The cycle of life starts with birth and ends with death. How it ends, where and under what circumstances it ended are details that the universe, I doubt, would be interested in. It is us, humans, who are interested in stories. It boosts our energy, gives us hope that we are still too young to worry about our inevitable end. However, it is that end that has the power to write the final chapter of our life; slowly, subtly, carefully, as if it was a master class of death performing its last dance for us.
From director Louise Detlefsen, “It Is Not Over Yet” is the story that we all must learn about. It takes us to a small nursing home in Denmark that has an outstanding approach towards elderly people. Refusal to unnecessarily medicate them, providing only hugs and cocktails are used as the main treatment for the elderly with dementia. Every day is filled with joy, love and beautiful nature. The staff of the nursing home are as kind as they could get. They create a warm atmosphere in which its eleven residents can live within, be happy and worry about nothing.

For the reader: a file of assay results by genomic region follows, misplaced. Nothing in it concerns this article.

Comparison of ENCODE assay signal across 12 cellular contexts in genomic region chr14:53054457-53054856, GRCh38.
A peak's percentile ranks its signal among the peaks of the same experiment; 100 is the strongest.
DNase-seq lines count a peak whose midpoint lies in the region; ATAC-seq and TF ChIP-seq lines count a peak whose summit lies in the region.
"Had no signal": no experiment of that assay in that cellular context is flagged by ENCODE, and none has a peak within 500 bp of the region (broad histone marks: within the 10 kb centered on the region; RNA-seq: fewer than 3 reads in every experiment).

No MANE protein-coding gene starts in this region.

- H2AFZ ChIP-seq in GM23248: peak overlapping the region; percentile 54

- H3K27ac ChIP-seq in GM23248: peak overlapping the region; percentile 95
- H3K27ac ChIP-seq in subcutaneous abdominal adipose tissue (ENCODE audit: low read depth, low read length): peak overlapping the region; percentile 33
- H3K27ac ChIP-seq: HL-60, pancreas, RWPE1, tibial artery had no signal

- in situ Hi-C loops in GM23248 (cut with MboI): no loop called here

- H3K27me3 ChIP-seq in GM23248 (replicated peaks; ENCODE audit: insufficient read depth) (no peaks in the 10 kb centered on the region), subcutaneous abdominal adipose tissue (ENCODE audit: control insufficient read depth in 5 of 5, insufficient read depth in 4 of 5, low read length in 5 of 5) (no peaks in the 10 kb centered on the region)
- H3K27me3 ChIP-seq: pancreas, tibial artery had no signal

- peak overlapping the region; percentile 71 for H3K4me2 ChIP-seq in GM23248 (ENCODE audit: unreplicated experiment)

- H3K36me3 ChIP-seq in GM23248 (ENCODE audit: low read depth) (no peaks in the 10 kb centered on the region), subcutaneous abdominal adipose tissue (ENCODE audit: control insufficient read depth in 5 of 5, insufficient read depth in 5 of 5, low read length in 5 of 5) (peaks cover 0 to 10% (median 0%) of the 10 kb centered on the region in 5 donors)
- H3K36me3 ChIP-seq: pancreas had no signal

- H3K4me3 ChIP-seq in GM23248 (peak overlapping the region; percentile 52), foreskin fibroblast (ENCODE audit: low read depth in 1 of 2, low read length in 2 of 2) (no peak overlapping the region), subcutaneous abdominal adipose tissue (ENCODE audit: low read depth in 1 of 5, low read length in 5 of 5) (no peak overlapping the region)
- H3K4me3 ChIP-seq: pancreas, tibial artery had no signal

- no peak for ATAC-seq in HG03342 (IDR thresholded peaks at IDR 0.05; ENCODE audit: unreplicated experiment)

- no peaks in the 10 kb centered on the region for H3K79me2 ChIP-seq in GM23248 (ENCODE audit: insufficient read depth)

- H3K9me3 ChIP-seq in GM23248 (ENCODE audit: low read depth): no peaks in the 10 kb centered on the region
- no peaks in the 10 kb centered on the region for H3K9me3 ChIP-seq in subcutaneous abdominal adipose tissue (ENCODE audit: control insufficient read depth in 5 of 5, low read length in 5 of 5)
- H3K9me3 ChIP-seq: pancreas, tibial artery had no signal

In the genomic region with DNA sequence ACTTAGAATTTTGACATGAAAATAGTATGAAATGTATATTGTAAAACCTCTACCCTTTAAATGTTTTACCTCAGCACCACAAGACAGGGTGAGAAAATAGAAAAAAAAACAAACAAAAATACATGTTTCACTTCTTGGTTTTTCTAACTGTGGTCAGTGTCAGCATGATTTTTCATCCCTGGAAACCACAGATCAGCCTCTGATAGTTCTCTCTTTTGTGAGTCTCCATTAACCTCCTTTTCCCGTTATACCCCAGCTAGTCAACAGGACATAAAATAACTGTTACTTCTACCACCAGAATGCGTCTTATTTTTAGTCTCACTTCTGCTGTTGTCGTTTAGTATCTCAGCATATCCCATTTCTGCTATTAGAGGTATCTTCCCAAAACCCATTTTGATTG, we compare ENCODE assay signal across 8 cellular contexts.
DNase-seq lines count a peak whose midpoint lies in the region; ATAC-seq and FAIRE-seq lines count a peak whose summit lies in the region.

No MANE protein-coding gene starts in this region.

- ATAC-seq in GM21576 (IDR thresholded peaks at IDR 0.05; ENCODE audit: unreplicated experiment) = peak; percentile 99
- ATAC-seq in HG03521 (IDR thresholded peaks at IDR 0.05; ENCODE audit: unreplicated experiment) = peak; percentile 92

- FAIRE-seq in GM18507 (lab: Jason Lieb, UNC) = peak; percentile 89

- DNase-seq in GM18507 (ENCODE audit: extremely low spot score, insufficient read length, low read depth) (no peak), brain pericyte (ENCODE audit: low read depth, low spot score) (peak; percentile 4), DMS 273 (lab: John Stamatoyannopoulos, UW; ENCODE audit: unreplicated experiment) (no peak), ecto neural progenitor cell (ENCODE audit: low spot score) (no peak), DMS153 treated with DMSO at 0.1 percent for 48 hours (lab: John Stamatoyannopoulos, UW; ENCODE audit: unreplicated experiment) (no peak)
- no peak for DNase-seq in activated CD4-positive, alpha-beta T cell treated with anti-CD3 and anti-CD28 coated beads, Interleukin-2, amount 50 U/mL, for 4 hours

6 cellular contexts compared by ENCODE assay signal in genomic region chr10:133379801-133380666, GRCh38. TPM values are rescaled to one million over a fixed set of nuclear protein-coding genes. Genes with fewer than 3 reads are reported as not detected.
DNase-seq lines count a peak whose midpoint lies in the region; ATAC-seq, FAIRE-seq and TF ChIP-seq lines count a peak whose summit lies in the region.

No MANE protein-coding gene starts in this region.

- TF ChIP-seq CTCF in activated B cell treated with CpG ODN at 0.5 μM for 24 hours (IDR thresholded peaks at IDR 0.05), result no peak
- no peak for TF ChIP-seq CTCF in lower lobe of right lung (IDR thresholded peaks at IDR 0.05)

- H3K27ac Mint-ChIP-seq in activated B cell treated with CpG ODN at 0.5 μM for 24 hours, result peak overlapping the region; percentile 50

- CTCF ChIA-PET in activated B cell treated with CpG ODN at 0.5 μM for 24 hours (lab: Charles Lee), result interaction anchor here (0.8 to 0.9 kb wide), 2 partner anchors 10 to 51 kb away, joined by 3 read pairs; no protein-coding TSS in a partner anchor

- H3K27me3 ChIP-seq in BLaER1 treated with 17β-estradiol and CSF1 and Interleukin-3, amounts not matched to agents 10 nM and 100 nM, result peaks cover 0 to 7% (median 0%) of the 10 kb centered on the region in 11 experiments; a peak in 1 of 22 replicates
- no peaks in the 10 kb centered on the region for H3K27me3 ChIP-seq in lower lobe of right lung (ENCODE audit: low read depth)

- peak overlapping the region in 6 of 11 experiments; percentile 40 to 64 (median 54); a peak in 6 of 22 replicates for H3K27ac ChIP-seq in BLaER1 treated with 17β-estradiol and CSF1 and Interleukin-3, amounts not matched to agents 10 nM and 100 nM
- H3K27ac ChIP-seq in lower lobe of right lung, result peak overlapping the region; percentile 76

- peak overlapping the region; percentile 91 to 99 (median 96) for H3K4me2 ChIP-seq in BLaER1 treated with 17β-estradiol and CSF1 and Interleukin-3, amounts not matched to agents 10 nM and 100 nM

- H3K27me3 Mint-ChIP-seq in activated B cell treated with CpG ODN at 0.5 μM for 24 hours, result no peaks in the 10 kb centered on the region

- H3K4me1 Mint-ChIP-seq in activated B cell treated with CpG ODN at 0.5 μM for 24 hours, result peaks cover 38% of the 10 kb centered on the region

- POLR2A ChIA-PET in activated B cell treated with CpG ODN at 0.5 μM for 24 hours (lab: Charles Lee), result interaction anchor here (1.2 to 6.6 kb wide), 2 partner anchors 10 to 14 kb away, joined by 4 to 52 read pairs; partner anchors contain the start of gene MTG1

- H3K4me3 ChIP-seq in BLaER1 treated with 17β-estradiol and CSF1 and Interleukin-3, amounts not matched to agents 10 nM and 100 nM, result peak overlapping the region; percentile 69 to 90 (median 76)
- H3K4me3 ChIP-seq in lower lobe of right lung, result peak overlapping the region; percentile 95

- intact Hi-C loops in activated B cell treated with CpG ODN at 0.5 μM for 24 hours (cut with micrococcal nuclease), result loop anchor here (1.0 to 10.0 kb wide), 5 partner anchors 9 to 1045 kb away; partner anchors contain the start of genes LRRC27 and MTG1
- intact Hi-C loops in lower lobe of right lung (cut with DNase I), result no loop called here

Almost like it was a horror film, in the beginning, you see how the staff and the residents sing a song to one of their mates that passed away. As the coffin exits the premise, it will make a few more appearances throughout the film to remind us – it is where we all will end up. And that’s the power of this film, it brings us closer to the realization that our body won’t stay young longer. Our health will decline at some point and as we age, we may be checked into one of the nursing homes that will or may not provide the same care you see in “It Is Not Over Yet”.
Inspired by the methods introduced by Florence Nightingale 150 years ago, as well as Danish philosopher Løgstrup, ‘Compassion Treatment’. May Bjerre Eiby, who founded a controversial nursing home known as Dagmarsminde, believes in humour, eye contact, gentle touch and the sound of nature as the way to treat elderlies. As you watch her, you realize how important it is to give the residents the most loving and nurturing environment where they can feel needed, loved and respected.
That said, “It Is Not Over” is an absolutely beautiful film you certainly must check out. It is sad and funny but never boring. Not even a little. It’s focused on the life under the roof of Dagmarsminde, their way of providing care and showing how crucial it is to do everything possible for older people to live the last stage of their life in serenity. All that we can do is provide support, give them a hand and brace for our own future, so we can be better prepared for the new transition in life.